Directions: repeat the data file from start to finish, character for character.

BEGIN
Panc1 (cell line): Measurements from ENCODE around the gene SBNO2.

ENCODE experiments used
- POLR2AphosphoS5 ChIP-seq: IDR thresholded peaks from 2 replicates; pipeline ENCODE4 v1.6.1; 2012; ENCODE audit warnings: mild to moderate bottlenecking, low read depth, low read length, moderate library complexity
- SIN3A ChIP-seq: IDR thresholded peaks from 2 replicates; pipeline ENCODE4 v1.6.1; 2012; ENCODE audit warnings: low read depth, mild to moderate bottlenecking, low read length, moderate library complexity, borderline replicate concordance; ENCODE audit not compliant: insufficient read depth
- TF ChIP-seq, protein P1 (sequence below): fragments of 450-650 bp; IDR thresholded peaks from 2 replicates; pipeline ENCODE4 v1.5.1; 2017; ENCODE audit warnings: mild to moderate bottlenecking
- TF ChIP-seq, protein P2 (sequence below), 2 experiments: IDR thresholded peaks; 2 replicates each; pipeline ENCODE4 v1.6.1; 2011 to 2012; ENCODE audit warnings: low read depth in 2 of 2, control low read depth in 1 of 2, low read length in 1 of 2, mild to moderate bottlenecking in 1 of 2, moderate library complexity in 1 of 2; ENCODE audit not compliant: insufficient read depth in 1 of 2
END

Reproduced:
Panc1 (cell line): Measurements from ENCODE around the gene SBNO2.

ENCODE experiments used
- POLR2AphosphoS5 ChIP-seq: IDR thresholded peaks from 2 replicates; pipeline ENCODE4 v1.6.1; 2012; ENCODE audit warnings: mild to moderate bottlenecking, low read depth, low read length, moderate library complexity
- SIN3A ChIP-seq: IDR thresholded peaks from 2 replicates; pipeline ENCODE4 v1.6.1; 2012; ENCODE audit warnings: low read depth, mild to moderate bottlenecking, low read length, moderate library complexity, borderline replicate concordance; ENCODE audit not compliant: insufficient read depth
- TF ChIP-seq, protein P1 (sequence below): fragments of 450-650 bp; IDR thresholded peaks from 2 replicates; pipeline ENCODE4 v1.5.1; 2017; ENCODE audit warnings: mild to moderate bottlenecking
- TF ChIP-seq, protein P2 (sequence below), 2 experiments: IDR thresholded peaks; 2 replicates each; pipeline ENCODE4 v1.6.1; 2011 to 2012; ENCODE audit warnings: low read depth in 2 of 2, control low read depth in 1 of 2, low read length in 1 of 2, mild to moderate bottlenecking in 1 of 2, moderate library complexity in 1 of 2; ENCODE audit not compliant: insufficient read depth in 1 of 2